He added that glass has been known to shatter due to spontaneous breakage.
"Spontaneous breakage can happen due to many reasons; some of the common ones are bad quality glass with impurities such as nickel sulphide in it, other common (reasons) are chips or bad edge on glass," said Mr Lee.
There have been other instances of residents fazed by shattering or cracking tempered glass that are not linked to hot objects being in contact with the glass.
Ms Veron Tan, a 39-year-old housewife, said the glass panel of her Ikea cabinet, which she bought three years ago, started cracking for no apparent reason last Tuesday.
In the incident, reported on citizen journalism site Stomp, the tempered glass panel of the cabinet cracked in numerous places just as she was returning from lunch at about 2.45pm that day.
Pieces of glass began falling onto the ground when she heard a sound "like a charger exploding or heavy items being dropped," she told The Straits Times.
"It is very unlucky to have broken glass in the house during the Chinese New Year period. To this day, I still do not know why it cracked," she said, adding that she refused Ikea's proposal to gift her a new glass cabinet as she did not want the same problem to recur.
"It is lucky that I don't have a child and my dog is at my parents' house," she added.
Furniture retailer Ikea said it understood that the situation was "alarming", and said the glass could have been compromised by "nicks and scratches" sustained anytime from assembly to transportation to regular use. The retailer will be reporting the incident to its product developers.
"Our customer relations manager has invited the customer to come to our store for a personal meeting to see how we can improve," Ikea added.
Associate Professor Dong said that if micro-cracks had been somehow sustained, such as during the table's manufacture, "the strength of the glass can be dramatically decreased".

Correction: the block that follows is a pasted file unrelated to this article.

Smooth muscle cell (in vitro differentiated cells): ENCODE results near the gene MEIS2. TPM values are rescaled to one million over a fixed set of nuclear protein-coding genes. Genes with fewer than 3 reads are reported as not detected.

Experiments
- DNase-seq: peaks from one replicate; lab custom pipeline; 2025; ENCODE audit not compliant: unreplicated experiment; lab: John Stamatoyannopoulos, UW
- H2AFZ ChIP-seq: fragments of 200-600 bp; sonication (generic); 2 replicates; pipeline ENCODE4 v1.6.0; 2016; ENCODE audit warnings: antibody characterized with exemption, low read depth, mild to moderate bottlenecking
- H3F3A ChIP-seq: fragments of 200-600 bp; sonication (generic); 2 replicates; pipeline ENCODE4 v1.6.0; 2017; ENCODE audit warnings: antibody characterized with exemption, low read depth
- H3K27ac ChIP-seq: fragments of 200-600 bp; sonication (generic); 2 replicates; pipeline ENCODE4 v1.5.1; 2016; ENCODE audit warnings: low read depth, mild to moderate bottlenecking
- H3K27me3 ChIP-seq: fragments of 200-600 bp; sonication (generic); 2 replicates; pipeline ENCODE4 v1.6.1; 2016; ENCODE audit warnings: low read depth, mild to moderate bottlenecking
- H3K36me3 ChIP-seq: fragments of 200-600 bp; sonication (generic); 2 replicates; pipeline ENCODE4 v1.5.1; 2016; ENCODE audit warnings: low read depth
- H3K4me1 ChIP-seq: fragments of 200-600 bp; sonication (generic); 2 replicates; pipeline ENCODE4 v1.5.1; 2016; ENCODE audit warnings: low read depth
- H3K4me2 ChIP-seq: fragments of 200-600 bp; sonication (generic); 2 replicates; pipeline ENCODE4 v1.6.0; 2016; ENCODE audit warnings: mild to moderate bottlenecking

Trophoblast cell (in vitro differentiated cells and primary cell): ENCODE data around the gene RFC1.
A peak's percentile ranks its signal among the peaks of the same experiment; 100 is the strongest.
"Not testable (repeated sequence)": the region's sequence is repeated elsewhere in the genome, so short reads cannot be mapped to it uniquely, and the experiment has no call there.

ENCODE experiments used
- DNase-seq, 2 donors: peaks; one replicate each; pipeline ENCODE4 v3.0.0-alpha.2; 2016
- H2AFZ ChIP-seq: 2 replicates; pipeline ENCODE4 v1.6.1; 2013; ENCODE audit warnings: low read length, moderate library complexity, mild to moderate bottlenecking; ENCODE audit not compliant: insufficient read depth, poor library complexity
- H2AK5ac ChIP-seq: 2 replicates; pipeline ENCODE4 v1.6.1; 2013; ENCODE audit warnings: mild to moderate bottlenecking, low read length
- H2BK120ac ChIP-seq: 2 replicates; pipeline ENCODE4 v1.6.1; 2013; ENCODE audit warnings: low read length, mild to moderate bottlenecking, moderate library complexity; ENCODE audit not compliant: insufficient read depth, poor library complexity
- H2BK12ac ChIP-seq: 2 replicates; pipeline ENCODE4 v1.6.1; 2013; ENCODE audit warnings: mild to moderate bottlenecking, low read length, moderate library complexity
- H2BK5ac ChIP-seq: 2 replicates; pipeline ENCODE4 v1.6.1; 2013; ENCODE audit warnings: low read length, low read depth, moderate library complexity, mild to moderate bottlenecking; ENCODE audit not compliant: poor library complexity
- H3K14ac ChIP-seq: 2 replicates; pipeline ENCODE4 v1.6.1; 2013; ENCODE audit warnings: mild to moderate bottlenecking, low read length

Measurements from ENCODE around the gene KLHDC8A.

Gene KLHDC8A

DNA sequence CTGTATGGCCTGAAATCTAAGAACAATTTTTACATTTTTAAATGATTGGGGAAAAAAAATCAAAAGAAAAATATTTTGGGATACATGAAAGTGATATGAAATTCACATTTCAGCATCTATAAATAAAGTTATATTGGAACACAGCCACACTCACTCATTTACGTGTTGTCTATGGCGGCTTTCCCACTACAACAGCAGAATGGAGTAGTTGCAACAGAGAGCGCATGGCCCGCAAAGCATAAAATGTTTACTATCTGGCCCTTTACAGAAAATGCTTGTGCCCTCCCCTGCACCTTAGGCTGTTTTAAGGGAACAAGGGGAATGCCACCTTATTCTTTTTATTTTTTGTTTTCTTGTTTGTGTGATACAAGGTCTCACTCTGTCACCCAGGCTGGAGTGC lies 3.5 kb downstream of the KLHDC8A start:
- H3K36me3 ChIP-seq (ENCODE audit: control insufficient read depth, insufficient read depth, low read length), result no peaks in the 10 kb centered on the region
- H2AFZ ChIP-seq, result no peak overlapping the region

Tempered glass is about four times stronger than untreated glass as it is strengthened through heat. Spontaneous shattering occurs only in tempered glass, experts have said previously, but such cases are uncommon.
Mr Loy York Jiun, executive director of the Consumers Association of Singapore (Case) told ST that from 2017 to 2019, Case received at least four consumer complaints on tempered glass doors and tables cracking or shattering.
In one of the cases, a consumer reported that his tempered glass door shattered after his son lightly bumped into it.
Another consumer discovered cracks in the tempered glass top of her newly purchased coffee table.
In the two cases, Case helped to negotiate with the businesses for a replacement of the defective glass door and coffee table, or reach an amicable settlement between the parties involved.
Case advised consumers who are buying doors or furniture with tempered glass to check with retailers on how to use them safely.
Consumers should ensure that the glass surfaces do not overheat and should avoid placing heavy weights on top of them.
Upon delivery, consumers should also inspect the tempered glass furniture for signs of cracks. If cracks are found, they should ask for a replacement.
All receipts and invoices should be kept, should the need for a replacement or a refund be required.
Consumers can approach Case with unresolved disputes by calling 6100-0315 or visiting the Case website at www.case.org.sg